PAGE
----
Social partners play a critical role in defining the nature and norms of the labour market in Denmark due to the entrenched collective bargaining system and the involvement of labour unions and employers’ organisations in the formulation of activation policies. In our research we have scrutinized the role of social partners and their perceptions of enabling factors and barriers faced by migrants, refugees and asylum applicants in the Danish labour market.
The cohort of social partners represented in our research included both employees’ and employers’ organizations as well as civil society partners who play a consultative role in the formulation and implementation of labour market integration policies.
Labour unions as well as confederations of employers represent the needs and priorities of their members. Employers’ organisations are thus largely concerned with ensuring that Danish employers have access to the needed labour force, especially since many industrial sectors in Denmark are faced with severe labour shortages. The Danish integration strategy for refugees and family migrants of ‘work first’ can, in this regard, be seen as increasing the (qualified) labour force available to Danish employers. However, the more recent and newer ‘paradigm shift’ in Danish migration and integration policy, which shifts the focus from integration to future repatriation, has led to social partners expressing serious concerns, as this ‘newer’ policy can lead to a shortage of workers in key sectors.
A small cohort of labour unions and employers’ organisations, often operating in high-skilled industrial sectors, also perceive migrants’ labour market integration as a form of talent/skills mobility and consider the presence of migrant workers as a means of ensuring that certain sectors of the economy remain in the country. That said, both employers’ as well as employees’ organisations are highly concerned about the threat of social dumping and the extent to which the presence of migrants in the Danish labour market can potentially create a pool of cheaper and easily exploitable labour force that would in turn lower the wages of Danish workers. Few social partners also questioned the general efficacy of labour market integration policies and questioned the extent to which employment is able to ensure the substantial integration of migrants, refugees and asylum seekers into Danish society. This is especially the case when the immigrant is confronted with other obligations – such as attending Danish language classes and meetings with municipality officials – and, if the immigrant is not seen as a whole person in his or her own right, with aspirations, social desires, and a family life to attend to.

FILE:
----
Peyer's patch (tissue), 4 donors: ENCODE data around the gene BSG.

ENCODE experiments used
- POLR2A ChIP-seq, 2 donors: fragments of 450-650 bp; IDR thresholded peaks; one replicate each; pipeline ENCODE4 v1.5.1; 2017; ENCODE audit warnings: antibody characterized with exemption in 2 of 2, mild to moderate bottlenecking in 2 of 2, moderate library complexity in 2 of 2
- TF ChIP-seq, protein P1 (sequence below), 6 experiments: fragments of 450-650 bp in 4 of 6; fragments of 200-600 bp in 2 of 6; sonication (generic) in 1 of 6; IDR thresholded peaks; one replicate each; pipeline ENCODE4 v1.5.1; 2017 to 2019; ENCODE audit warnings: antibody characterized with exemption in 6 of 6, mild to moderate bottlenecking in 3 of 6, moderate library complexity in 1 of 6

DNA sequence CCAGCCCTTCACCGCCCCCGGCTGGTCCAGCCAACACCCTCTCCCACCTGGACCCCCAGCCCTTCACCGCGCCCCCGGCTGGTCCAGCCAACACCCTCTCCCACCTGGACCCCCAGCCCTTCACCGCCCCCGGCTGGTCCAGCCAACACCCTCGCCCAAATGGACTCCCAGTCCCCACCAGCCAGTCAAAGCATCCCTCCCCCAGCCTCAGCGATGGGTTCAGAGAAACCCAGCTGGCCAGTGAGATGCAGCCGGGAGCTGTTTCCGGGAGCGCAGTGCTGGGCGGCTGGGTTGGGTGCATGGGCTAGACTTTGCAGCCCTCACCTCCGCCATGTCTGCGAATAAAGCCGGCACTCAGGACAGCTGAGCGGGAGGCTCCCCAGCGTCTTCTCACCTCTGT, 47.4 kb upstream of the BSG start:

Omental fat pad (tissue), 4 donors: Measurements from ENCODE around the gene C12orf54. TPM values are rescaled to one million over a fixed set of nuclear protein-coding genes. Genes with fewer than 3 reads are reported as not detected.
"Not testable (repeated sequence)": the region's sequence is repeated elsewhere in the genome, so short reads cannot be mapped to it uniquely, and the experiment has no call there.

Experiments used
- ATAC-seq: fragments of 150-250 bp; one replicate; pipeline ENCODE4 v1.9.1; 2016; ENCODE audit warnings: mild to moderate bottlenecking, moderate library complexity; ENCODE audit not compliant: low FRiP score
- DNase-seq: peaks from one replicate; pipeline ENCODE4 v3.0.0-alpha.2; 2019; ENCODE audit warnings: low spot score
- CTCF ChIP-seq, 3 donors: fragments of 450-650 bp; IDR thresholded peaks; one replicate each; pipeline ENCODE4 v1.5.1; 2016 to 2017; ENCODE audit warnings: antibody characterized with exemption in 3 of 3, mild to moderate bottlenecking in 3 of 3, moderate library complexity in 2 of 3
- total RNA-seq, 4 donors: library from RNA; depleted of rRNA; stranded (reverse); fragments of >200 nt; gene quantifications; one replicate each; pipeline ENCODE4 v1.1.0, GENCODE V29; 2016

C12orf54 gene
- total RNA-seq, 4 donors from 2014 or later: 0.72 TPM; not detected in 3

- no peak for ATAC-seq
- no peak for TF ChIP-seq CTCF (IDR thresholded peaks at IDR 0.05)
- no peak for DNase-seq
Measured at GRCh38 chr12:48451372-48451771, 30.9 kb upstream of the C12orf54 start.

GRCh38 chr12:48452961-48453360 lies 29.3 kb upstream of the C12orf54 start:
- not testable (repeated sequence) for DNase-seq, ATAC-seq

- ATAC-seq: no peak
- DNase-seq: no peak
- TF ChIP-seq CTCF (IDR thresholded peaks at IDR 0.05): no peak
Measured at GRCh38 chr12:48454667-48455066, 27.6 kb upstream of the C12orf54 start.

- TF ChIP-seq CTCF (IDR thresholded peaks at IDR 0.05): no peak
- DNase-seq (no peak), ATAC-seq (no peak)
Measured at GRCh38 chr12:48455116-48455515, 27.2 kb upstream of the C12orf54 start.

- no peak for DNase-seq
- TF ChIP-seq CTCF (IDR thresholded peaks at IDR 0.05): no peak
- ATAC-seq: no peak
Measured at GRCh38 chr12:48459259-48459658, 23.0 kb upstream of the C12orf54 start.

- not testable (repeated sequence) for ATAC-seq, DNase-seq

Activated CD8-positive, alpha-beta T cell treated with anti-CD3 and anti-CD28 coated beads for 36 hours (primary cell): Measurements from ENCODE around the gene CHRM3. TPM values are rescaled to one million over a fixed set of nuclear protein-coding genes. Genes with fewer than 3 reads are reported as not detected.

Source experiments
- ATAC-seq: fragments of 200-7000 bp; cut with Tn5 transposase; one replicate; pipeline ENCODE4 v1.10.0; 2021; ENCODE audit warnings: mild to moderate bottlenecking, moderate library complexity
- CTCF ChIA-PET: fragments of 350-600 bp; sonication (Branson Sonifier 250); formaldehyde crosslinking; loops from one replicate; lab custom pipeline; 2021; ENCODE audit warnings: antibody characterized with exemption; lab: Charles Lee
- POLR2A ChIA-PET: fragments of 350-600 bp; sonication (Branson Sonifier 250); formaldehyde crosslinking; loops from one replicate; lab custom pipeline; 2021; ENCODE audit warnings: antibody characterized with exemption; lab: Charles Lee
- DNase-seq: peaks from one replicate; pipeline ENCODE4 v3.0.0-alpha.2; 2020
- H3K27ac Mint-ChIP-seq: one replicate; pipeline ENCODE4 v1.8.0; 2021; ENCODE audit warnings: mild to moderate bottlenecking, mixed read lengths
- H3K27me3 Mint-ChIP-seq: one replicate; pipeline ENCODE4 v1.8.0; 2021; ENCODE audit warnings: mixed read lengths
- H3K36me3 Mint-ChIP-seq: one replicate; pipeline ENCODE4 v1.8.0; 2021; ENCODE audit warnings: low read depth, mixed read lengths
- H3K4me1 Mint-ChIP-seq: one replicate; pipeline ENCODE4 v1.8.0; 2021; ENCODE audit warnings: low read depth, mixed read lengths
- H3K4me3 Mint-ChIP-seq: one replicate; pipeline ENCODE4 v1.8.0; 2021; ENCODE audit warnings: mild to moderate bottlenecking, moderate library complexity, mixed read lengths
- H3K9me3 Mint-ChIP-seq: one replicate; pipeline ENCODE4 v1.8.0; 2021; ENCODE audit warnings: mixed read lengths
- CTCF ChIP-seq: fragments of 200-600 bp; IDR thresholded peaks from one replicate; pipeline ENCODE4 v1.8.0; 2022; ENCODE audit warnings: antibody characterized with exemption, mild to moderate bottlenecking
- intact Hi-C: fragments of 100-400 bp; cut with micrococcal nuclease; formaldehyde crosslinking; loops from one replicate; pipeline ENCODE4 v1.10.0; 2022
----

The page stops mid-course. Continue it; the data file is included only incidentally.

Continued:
Moreover, cultural barriers, for instance, perceived differences in norms, as well as language barriers were mentioned by our interviewees as some of the challenges for successful migrant labour market integration together with a stigmatizing political environment: Whereas language training, skills matching services and networking initiatives were among the enabling factors brought forward by social partners we interviewed.
Given the role of social partners and their loyalty to their members, we recommend an (enabling) role of said partners in regard to labour market integration that, while in keeping with the interests of their members, aims to discursively alter their positionality vis-à-vis migrants, refugees and asylum seekers. For one thing, as social partners that are concerned with social dumping, such organizations should reconceive their role as being not just in the interest of Danish employers and Danish workers. Instead, one could argue, by actively combating social dumping they can also ensure that MRAs do not become a population that is easily exploited in the Danish labour market. Second, while many employers’ organisations are keen to use migrants and refugees to counter labour shortages faced by several Danish industrial sectors, one should not simply assume that being employed would ensure migrants and refugees’ substantial integration into Danish society. Instead, as was recommended by a representative of the employers’ organisation for landscape constructors we spoke with, employers hiring migrants and refugees should be given greater responsibility as active facilitators of their integration, not just in the workplace but also into Danish society in general. This should be done in dialogue with migrant/refugee organisations and representatives in order to ensure that migrants and refugees have agency and are equal stakeholders in determining the trajectory of their integration into Danish society.
Authors: Somdeep Sen and Michelle Pace
If you want to know more about the Danish social partners role in the integration of migrants, refugees and asylum applicants into labour markets, please have a look here at our Denmark Chapter in our WP5 Report (53-77).